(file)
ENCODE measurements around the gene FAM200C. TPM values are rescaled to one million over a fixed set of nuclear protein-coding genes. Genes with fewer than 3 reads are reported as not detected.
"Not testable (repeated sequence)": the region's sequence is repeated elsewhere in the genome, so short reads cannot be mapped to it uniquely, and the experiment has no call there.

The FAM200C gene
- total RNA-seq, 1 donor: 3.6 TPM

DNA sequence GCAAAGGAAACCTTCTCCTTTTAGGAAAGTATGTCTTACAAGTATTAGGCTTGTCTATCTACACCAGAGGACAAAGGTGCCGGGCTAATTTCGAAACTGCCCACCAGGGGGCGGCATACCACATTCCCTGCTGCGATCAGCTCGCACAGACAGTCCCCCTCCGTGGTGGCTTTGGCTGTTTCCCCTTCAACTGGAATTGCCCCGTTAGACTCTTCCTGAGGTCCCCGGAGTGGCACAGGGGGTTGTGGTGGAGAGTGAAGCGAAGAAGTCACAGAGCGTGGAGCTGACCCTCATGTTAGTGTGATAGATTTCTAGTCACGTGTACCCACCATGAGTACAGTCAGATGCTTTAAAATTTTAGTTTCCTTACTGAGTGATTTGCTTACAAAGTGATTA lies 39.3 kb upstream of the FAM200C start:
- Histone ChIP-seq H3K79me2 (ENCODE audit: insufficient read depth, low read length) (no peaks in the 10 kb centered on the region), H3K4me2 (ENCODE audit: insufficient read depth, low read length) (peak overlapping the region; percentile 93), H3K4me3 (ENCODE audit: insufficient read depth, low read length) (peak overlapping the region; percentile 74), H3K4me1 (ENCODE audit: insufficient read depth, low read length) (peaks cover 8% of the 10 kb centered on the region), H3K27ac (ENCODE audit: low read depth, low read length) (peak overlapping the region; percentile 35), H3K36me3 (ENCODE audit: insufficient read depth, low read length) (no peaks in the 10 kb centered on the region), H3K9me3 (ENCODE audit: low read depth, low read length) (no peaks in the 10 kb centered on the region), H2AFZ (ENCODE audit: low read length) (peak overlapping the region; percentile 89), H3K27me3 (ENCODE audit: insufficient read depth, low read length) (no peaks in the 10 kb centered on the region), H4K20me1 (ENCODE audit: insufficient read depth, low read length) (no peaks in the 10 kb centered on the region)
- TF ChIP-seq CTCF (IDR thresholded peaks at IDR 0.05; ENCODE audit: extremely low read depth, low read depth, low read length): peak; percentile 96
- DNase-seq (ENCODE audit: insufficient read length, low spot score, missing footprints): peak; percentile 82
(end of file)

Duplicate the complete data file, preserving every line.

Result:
ENCODE measurements around the gene FAM200C. TPM values are rescaled to one million over a fixed set of nuclear protein-coding genes. Genes with fewer than 3 reads are reported as not detected.
"Not testable (repeated sequence)": the region's sequence is repeated elsewhere in the genome, so short reads cannot be mapped to it uniquely, and the experiment has no call there.

The FAM200C gene
- total RNA-seq, 1 donor: 3.6 TPM

DNA sequence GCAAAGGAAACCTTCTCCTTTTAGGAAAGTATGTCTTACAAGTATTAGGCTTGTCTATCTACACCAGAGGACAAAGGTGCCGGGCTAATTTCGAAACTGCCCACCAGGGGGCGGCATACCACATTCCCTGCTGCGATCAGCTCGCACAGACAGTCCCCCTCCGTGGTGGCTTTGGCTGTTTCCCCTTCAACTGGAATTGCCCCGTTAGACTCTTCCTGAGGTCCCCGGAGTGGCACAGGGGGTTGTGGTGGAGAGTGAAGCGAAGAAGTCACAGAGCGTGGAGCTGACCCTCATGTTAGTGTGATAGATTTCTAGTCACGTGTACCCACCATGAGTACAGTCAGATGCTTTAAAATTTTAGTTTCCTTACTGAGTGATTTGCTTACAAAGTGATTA lies 39.3 kb upstream of the FAM200C start:
- Histone ChIP-seq H3K79me2 (ENCODE audit: insufficient read depth, low read length) (no peaks in the 10 kb centered on the region), H3K4me2 (ENCODE audit: insufficient read depth, low read length) (peak overlapping the region; percentile 93), H3K4me3 (ENCODE audit: insufficient read depth, low read length) (peak overlapping the region; percentile 74), H3K4me1 (ENCODE audit: insufficient read depth, low read length) (peaks cover 8% of the 10 kb centered on the region), H3K27ac (ENCODE audit: low read depth, low read length) (peak overlapping the region; percentile 35), H3K36me3 (ENCODE audit: insufficient read depth, low read length) (no peaks in the 10 kb centered on the region), H3K9me3 (ENCODE audit: low read depth, low read length) (no peaks in the 10 kb centered on the region), H2AFZ (ENCODE audit: low read length) (peak overlapping the region; percentile 89), H3K27me3 (ENCODE audit: insufficient read depth, low read length) (no peaks in the 10 kb centered on the region), H4K20me1 (ENCODE audit: insufficient read depth, low read length) (no peaks in the 10 kb centered on the region)
- TF ChIP-seq CTCF (IDR thresholded peaks at IDR 0.05; ENCODE audit: extremely low read depth, low read depth, low read length): peak; percentile 96
- DNase-seq (ENCODE audit: insufficient read length, low spot score, missing footprints): peak; percentile 82